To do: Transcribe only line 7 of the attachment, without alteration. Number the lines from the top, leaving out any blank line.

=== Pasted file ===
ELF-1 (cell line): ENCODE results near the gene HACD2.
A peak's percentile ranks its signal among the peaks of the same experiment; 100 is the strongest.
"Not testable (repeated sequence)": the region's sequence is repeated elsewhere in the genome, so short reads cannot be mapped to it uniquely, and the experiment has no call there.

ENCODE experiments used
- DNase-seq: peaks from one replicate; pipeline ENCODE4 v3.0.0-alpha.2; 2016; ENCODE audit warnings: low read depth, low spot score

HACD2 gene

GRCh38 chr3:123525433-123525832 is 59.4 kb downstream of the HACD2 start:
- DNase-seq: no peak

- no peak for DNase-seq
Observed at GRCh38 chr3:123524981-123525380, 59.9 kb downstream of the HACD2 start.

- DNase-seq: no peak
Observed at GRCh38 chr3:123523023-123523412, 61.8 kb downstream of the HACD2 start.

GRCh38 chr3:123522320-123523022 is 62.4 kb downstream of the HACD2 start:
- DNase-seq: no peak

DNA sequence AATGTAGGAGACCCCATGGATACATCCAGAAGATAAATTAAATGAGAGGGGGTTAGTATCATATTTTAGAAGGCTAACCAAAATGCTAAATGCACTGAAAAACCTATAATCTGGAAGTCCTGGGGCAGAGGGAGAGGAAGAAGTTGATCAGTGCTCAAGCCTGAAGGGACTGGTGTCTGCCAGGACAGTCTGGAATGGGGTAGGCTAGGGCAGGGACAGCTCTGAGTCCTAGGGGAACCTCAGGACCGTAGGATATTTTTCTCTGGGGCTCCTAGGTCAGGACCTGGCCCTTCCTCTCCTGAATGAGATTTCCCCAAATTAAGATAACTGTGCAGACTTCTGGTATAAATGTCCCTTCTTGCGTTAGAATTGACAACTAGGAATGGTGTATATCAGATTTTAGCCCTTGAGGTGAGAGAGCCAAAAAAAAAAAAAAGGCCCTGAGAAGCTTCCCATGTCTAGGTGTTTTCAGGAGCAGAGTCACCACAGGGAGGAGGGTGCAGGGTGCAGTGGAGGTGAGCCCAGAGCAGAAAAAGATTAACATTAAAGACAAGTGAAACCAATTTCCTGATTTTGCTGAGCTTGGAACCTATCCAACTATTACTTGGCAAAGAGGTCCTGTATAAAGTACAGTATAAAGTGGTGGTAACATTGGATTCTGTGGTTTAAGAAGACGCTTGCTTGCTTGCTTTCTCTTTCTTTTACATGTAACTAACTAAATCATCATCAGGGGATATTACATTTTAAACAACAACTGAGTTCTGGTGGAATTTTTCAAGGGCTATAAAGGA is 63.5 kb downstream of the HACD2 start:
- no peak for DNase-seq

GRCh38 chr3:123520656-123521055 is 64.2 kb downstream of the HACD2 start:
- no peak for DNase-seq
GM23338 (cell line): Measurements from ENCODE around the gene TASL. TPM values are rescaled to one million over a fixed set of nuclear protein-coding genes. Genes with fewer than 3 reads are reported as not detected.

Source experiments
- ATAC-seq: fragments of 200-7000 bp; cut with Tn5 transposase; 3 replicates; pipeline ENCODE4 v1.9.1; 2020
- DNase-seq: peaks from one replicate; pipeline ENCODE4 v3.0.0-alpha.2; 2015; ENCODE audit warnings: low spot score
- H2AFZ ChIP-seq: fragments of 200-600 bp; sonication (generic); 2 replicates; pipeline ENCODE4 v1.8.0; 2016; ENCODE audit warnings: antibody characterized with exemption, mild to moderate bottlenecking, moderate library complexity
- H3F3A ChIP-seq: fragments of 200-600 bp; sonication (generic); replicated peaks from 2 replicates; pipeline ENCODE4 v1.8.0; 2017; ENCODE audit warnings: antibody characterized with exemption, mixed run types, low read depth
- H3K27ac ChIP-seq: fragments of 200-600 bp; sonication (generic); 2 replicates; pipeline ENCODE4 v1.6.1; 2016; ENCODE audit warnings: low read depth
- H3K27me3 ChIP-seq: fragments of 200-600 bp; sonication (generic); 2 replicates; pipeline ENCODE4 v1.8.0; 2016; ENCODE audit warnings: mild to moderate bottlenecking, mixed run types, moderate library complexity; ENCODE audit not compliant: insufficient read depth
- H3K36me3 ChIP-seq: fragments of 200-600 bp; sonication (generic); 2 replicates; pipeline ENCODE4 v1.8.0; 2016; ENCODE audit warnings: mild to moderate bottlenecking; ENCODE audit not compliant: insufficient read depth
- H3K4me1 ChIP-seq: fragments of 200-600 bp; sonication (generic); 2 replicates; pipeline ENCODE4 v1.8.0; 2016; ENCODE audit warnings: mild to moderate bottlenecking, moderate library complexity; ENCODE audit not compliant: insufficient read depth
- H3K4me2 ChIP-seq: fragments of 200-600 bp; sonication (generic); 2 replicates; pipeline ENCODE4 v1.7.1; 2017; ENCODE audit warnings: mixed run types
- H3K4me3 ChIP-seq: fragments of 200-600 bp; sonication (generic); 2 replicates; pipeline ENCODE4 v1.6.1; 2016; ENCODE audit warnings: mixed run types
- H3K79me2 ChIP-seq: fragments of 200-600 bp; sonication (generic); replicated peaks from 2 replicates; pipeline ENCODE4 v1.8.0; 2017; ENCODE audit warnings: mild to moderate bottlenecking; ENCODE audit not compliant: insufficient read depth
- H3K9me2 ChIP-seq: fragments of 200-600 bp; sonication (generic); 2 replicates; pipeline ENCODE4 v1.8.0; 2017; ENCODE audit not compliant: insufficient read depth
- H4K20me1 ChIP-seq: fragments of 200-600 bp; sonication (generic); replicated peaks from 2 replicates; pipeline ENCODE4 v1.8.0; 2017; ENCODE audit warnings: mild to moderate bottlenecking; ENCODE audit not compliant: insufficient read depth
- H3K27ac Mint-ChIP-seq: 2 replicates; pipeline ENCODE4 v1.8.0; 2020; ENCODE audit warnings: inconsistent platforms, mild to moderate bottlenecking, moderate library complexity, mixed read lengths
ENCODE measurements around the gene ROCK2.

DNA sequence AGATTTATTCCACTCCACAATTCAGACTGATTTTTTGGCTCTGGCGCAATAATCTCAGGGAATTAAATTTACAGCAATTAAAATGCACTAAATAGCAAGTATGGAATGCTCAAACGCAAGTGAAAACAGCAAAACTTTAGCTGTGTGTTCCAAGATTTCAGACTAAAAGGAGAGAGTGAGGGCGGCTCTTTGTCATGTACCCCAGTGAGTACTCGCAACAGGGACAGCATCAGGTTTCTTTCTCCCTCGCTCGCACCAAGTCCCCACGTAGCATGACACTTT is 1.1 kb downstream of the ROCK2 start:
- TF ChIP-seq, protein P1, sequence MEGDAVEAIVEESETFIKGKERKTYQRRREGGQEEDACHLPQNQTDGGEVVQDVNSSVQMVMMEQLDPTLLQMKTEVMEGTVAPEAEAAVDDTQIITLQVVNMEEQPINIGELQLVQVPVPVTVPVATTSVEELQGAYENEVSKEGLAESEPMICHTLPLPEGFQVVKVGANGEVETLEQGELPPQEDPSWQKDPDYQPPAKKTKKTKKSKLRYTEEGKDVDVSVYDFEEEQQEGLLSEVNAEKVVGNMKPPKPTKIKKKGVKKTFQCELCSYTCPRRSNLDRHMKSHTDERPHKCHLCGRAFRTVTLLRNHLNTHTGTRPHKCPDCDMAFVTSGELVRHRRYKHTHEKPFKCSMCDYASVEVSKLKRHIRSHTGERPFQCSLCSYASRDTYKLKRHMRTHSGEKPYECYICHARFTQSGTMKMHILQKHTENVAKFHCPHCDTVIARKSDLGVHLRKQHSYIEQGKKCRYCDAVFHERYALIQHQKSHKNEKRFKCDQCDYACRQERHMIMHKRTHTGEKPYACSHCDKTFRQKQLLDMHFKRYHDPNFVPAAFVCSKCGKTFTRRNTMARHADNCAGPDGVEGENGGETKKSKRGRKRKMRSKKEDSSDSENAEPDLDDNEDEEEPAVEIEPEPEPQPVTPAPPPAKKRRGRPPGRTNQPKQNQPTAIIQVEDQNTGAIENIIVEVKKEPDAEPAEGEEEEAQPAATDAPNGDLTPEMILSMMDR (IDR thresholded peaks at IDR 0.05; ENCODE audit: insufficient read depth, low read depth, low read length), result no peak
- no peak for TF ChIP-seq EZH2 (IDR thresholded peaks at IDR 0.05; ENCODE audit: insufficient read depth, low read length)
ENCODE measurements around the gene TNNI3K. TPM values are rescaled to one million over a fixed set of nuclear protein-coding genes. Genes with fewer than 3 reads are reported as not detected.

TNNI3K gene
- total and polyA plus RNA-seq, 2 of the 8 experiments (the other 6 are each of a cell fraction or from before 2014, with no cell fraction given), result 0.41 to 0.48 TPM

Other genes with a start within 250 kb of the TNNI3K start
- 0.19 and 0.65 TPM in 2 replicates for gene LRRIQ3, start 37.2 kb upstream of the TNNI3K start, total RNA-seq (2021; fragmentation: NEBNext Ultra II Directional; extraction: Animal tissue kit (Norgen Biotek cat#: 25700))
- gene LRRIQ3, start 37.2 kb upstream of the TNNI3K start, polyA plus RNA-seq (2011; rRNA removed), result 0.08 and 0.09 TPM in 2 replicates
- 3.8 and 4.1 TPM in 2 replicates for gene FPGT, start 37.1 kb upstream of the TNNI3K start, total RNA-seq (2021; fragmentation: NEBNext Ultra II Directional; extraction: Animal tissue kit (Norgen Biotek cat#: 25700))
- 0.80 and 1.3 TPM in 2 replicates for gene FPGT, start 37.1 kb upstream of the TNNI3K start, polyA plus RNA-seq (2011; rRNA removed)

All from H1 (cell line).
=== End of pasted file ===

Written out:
GRCh38 chr3:123525433-123525832 is 59.4 kb downstream of the HACD2 start: